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Map showing publication footprint
  • Usage in publication:
    • Ste. Genevieve limestone*
  • Modifications:
    • Areal extent
  • AAPG geologic province:
    • Anadarko basin
Publication:

Maher, J.C., 1946, Correlation of Paleozoic rocks across Las Animas arch in Baca, Las Animas, and Otero Counties, Colorado: American Association of Petroleum Geologists Bulletin, v. 30, no. 10, p. 1756-1763. [Available online, with subscription, from AAPG archives: http://www.aapg.org/datasystems or http://search.datapages.com]


Summary:

Extended into the subsurface of Baca County, Colorado, in the Anadarko basin, east of the Las Animas arch. Consists of cream-colored, finely-sandy and oolitic limestone that has fragments of reworked orange-stained chert. Is 200 feet thick. Overlies St. Louis limestone and underlies unnamed Morrowan rocks. Age is Late Mississippian (Meramecian). Report includes correlation chart.

Source: Modified from GNU records (USGS DDS-6; Denver GNULEX).


Map showing publication footprint
  • Usage in publication:
    • Ste. Genevieve Formation
  • Modifications:
    • Revised
  • AAPG geologic province:
    • Illinois basin
Publication:

Conner, G.A., 1986, Type section for Indian Creek Limestone Beds in the Ste. Genevieve Formation of south-central Indiana: Indiana Academy of Science Proceedings, v. 95, p. 307-311.


Summary:

Indian Creek Limestone Beds are introduced here as a new name for the lower half of the Levias Member of the Ste. Genevieve Formation in Lawrence and Monroe Cos., south-central IN. Unit is composed of lithographic, silty, thinly and evenly bedded limestone. Top is 28 ft below the Bryantsville Breccia Bed. Beds are 27.5 ft thick and conformably overlie the Rosiclare Member. Ste. Genevieve is a formation within the Blue River Group in IN. Overlies the St. Louis Formation and underlies the Aux Vases Formation, both of Blue River. Age is Valmeyeran.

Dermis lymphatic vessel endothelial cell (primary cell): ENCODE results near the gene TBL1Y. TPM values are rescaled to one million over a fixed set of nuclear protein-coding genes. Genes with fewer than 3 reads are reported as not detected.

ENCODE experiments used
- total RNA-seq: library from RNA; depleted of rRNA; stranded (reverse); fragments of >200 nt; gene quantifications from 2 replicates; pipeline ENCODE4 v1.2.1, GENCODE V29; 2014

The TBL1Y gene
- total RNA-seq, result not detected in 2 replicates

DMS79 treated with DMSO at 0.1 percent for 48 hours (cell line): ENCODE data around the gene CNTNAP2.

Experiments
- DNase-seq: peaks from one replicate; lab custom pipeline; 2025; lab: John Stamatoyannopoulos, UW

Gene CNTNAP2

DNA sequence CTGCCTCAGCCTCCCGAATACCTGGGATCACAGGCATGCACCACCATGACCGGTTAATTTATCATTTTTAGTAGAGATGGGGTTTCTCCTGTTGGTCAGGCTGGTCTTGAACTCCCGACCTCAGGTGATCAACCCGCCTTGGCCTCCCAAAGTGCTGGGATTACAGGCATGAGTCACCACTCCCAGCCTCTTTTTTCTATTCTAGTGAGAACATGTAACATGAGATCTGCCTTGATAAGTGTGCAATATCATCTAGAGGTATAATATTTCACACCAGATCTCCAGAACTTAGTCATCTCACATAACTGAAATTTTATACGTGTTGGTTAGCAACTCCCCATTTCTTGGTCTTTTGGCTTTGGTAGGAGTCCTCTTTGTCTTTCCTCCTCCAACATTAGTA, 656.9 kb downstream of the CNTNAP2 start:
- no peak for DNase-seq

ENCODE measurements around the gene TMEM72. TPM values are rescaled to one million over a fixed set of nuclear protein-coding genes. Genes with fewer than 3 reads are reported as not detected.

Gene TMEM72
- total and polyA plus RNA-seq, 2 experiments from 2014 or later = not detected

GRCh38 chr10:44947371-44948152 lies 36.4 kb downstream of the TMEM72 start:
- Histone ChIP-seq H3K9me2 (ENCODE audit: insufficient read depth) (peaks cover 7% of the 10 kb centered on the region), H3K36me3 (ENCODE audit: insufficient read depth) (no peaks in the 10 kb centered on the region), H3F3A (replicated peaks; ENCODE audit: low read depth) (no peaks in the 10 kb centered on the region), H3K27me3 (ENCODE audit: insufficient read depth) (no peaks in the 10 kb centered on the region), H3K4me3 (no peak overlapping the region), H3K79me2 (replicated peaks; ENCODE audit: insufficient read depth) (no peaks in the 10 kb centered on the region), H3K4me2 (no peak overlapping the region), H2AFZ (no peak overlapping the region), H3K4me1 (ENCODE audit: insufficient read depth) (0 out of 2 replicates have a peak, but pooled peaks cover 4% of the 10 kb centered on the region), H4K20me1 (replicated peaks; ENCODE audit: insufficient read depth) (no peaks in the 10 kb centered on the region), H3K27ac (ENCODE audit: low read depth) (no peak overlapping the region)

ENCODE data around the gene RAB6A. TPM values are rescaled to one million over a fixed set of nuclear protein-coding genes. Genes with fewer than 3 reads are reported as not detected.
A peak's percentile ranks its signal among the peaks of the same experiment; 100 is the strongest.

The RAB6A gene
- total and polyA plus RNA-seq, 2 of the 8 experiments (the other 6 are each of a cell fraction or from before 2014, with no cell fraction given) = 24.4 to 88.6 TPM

Source: GNU records (USGS DDS-6; Reston GNULEX).


Map showing publication footprint
  • Usage in publication:
    • Ste. Genevieve Limestone
  • Modifications:
    • Revised
  • AAPG geologic province:
    • Illinois basin
Publication:

Droste, J.B., and Carpenter, G.L., 1990, Subsurface stratigraphy of the Blue River Group (Mississippian) in Indiana: Indiana Geological Survey Bulletin, no. 62, 45 p.


Summary:

Usage of the Ste. Genevieve Limestone of the Blue River Group in Indiana is here revised. In the subsurface, unit is divided into (ascending) Fredonia, Karnak, and Joppa Members, which are basically equivalent to members of the same name in IL. Levias and Spar Mountain Members of Ste. Genevieve are no longer used in Indiana. This nomenclature replaces that of Shaver and others (1986) as the IN State usage. In outcrop, Joppa is replaced by rocks typical of upper Karnak. Uppermost rocks of the Ste. Genevieve on the surface and in the very shallow subsurface are assigned to the Bryantsville Breccia Bed of the Karnak Member. Bryantsville of previous usage marked the top of the Levias Member. Lost River Chert Bed marks the base of the Fredonia Member and therefore the base of the Ste. Genevieve. Fredonia is stratigraphically extended in this study to include the equivalent to both the Fredonia and Spar Mountain Members as previously used on the outcrop in Indiana. Ste. Genevieve overlies the St. Louis Limestone and underlies the Paoli Limestone (revised), both of Blue River Group. Age is Valmeyeran [Meramecian].